Men have pelvises too! All kidding aside, men can experience many of the same troubling pelvic issues that concern women. An important consideration in men is the prostate, but often (over 95% of the time) the prostate is not to blame for pelvic floor pain and dysfunction.
What Role Does Pelvic Floor Physical Therapy Play in Men’s Pelvic Health?
The majority of men’s pelvic floor pain and dysfunction comes from the musculoskeletal system primarily, the muscles, soft tissues and joints in the abdominal, pelvic and hip regions. Pelvic floor physical therapy has been proven to be extremely beneficial male pelvic pain and incontinence.
What Can I Expect at My Men’s Pelvic Health Appointment?
At Pelvic Wellness Center, we want to learn about your challenges and what is important to you and then we individualize your treatment to meet your needs. You can expect us to listen to your concerns and goals and evaluate you to find limitations, restrictions, weakness, pain to develop a program just for you. We are skilled manual therapists with over 43 years combined experience in physical therapy and pelvic health.
Treatments can include, but are not limited to: behavioral management instruction for improving bowel and bladder function, biofeedback, pain management, and therapeutic exercise.
Common Men’s Pelvic Health Conditions That We Treat
Chronic prostatitis/chronic pelvic pain syndrome (CP/CPPS), is characterized by pelvic or perineal pain lasting longer than 3 months, without evidence of urinary tract infection. Symptoms may wax and wane. Pain can range from mild discomfort to debilitating and may radiate to the back and rectum, making it difficult to sit. Dysuria (pain with urination), muscle pain, unexplained fatigue, abdominal pain, constant burning pain in the penis, and urinary frequency may be present as well.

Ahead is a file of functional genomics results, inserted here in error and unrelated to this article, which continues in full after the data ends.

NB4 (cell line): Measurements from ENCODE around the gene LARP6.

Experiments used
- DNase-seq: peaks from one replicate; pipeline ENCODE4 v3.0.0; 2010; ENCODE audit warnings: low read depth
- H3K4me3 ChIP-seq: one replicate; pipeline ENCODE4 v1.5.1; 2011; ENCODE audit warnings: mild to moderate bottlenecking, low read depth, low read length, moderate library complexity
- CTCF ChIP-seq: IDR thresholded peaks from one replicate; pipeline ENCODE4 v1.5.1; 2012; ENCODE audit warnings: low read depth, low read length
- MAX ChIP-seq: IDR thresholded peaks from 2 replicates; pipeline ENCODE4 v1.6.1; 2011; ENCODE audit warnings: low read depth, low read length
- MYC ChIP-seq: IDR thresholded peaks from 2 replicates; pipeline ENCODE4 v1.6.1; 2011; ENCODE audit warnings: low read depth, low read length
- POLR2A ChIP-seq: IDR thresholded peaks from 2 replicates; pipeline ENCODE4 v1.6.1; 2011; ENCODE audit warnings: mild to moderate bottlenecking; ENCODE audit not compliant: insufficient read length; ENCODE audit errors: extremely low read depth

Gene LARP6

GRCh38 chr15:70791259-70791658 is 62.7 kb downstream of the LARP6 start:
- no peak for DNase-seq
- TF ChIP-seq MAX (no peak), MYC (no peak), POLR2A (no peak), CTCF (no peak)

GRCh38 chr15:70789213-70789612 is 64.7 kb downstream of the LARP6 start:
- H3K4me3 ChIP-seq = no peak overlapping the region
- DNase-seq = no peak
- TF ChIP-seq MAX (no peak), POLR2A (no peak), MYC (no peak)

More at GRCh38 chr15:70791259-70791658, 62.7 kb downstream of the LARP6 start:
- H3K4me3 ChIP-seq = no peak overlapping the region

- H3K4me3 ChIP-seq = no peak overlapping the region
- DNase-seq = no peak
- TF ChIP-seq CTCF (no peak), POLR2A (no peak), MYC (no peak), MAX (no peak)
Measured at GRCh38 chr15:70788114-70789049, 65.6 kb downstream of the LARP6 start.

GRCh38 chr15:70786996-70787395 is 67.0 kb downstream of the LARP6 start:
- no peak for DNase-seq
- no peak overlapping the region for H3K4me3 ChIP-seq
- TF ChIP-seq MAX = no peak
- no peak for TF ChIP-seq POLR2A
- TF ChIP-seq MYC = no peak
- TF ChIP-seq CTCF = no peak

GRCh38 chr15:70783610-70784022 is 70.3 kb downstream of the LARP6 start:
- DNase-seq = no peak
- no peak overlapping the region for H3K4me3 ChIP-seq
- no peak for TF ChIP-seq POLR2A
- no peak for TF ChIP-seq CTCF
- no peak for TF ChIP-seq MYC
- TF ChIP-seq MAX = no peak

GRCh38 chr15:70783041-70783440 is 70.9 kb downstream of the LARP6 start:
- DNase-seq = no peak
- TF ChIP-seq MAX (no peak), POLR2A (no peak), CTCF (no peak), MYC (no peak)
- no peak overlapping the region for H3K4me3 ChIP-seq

Urinary / Fecal Incontinence
Defined as the involuntary loss of urine or feces. Incontinence often occurs after prostate surgery, and symptoms can usually improve significantly, or resolve, with pelvic floor physical therapy, pelvic floor exercise, and behavioral modification instruction. When the prostate has been ruled out as the source of the issue, pelvic floor physical therapy can help by assessing and retraining the pelvic floor muscles to improve strength, endurance and coordination.
The pelvic floor and other muscles in the area of the hips, lower extremities, and low back can be involved with pelvic pain and can cause pain that occurs with sitting, urination, defecation, and may interfere with sexual function. Pelvic floor physical therapy is often beneficial with treatments such as manual therapy, neuromuscular re-education, therapeutic exercise instruction, and behavioral modification instruction.